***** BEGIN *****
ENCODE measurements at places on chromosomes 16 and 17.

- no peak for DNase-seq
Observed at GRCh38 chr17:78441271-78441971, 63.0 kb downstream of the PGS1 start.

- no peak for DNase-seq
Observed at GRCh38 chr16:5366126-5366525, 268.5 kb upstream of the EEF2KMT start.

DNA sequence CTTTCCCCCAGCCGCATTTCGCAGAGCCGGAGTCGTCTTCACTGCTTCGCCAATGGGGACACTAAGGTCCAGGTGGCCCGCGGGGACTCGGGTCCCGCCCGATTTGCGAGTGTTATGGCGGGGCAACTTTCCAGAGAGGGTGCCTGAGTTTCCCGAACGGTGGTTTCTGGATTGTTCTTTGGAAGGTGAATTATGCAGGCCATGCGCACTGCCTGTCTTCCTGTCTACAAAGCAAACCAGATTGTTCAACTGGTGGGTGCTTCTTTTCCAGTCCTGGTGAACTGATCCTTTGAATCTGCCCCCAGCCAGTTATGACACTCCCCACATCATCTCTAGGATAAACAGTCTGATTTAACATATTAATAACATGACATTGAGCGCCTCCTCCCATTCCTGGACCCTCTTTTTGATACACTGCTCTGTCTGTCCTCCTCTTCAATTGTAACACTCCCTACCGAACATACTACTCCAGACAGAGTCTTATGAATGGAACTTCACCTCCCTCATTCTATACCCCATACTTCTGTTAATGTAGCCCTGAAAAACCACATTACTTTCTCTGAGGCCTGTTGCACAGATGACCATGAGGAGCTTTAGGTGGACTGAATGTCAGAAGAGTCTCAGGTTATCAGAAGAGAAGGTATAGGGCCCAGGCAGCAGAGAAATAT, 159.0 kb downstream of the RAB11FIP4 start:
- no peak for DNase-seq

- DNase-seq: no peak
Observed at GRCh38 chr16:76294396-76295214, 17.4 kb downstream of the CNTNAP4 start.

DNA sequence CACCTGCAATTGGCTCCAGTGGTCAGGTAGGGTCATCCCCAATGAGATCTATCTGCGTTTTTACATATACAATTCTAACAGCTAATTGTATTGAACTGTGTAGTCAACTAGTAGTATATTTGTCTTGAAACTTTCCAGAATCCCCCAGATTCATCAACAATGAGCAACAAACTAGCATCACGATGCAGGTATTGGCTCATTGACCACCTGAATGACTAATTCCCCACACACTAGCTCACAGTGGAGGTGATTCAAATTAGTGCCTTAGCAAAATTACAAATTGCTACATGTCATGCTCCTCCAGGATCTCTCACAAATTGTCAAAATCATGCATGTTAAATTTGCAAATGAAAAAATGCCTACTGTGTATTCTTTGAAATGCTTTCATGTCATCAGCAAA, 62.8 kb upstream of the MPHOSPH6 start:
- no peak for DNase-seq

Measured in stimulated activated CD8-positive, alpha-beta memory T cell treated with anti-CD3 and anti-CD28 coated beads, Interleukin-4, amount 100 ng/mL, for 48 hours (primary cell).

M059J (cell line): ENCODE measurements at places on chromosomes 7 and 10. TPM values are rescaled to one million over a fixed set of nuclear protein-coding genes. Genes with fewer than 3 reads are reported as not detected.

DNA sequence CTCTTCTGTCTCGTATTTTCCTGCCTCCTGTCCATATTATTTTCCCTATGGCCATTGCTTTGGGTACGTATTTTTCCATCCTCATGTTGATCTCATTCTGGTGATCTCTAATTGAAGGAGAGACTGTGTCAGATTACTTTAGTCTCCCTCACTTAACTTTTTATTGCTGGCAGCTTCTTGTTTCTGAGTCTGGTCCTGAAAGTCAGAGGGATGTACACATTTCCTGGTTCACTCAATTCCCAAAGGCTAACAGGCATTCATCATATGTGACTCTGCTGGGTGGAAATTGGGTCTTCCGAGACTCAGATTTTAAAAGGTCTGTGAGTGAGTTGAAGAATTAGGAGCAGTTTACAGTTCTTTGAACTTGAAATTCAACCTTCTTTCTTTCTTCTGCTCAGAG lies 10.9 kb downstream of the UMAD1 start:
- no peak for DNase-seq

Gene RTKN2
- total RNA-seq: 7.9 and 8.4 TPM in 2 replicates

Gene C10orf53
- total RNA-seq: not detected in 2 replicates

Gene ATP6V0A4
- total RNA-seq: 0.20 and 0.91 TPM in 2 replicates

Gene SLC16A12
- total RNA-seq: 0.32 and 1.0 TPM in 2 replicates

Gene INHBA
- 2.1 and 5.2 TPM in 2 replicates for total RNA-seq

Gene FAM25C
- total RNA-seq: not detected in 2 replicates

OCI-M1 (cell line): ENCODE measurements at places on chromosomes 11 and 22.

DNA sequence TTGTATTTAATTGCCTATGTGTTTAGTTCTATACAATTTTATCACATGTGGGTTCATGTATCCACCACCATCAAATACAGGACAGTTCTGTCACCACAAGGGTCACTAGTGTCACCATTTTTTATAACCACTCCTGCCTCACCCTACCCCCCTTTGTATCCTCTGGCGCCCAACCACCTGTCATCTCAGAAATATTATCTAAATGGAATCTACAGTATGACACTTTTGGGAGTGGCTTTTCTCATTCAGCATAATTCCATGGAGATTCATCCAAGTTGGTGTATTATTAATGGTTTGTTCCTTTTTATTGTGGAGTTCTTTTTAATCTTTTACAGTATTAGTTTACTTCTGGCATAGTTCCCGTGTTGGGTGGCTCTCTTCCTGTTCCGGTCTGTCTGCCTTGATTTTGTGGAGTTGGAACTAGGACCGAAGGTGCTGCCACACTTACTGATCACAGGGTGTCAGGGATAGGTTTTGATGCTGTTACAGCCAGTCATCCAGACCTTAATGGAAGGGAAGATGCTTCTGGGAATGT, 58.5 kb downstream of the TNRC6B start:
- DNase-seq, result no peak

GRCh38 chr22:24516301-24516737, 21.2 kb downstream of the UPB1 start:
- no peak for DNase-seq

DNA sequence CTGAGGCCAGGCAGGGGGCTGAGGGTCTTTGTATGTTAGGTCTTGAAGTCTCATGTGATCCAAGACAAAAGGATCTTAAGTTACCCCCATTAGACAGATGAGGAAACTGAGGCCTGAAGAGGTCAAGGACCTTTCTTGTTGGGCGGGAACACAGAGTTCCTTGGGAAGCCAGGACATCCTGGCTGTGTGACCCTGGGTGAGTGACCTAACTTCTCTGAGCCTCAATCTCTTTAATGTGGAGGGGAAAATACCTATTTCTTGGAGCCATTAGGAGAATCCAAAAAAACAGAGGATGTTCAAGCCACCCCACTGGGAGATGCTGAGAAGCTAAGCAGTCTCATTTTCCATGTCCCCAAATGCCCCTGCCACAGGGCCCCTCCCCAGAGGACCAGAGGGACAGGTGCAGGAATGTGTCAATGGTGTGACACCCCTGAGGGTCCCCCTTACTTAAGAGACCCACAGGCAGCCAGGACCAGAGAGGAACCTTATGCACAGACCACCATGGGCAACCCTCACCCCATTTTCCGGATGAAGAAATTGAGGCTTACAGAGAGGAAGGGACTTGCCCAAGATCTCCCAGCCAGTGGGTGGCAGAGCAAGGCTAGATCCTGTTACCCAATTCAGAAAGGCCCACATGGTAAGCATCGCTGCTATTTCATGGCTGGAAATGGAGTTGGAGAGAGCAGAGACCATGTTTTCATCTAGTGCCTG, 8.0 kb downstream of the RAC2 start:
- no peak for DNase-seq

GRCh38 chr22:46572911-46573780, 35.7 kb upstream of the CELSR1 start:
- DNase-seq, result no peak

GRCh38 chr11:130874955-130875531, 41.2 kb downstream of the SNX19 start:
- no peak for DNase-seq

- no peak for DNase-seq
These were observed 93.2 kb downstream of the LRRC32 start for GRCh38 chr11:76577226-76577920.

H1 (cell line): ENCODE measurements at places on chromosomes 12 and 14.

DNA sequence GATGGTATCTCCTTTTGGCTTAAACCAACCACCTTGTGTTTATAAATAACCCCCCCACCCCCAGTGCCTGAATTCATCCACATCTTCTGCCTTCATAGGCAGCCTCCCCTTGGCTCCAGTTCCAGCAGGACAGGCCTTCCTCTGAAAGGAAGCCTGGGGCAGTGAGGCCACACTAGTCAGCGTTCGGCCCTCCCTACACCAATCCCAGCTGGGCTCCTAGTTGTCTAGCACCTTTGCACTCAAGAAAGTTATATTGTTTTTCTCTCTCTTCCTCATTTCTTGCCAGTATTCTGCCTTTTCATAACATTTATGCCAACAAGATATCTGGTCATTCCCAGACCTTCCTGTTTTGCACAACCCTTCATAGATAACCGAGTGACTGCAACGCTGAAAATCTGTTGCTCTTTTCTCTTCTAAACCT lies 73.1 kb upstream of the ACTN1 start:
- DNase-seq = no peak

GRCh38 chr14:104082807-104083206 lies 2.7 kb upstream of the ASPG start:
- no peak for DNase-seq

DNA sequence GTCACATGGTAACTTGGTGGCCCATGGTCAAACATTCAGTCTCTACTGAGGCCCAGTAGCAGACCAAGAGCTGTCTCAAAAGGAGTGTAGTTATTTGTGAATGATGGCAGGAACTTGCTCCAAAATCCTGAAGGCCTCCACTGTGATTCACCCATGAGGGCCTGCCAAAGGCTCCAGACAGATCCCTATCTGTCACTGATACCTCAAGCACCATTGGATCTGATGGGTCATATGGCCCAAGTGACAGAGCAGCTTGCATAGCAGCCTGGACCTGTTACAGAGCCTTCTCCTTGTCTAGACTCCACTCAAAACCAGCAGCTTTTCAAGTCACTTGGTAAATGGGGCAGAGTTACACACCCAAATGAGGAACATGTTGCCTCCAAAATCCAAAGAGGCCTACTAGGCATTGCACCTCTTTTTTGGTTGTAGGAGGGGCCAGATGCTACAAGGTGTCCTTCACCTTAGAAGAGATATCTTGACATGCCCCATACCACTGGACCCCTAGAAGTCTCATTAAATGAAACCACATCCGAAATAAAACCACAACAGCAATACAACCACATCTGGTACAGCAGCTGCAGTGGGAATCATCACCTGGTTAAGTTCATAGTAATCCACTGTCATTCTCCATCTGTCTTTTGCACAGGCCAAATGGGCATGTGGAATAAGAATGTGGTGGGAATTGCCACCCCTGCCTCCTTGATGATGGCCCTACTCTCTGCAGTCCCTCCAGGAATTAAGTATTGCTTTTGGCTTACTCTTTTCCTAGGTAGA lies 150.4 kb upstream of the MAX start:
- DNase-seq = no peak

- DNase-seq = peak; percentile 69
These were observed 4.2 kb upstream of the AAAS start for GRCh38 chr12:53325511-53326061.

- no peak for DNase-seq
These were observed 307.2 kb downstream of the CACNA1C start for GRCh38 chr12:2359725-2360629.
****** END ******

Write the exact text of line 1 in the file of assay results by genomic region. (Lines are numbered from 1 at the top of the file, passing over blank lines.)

ENCODE measurements at places on chromosomes 16 and 17.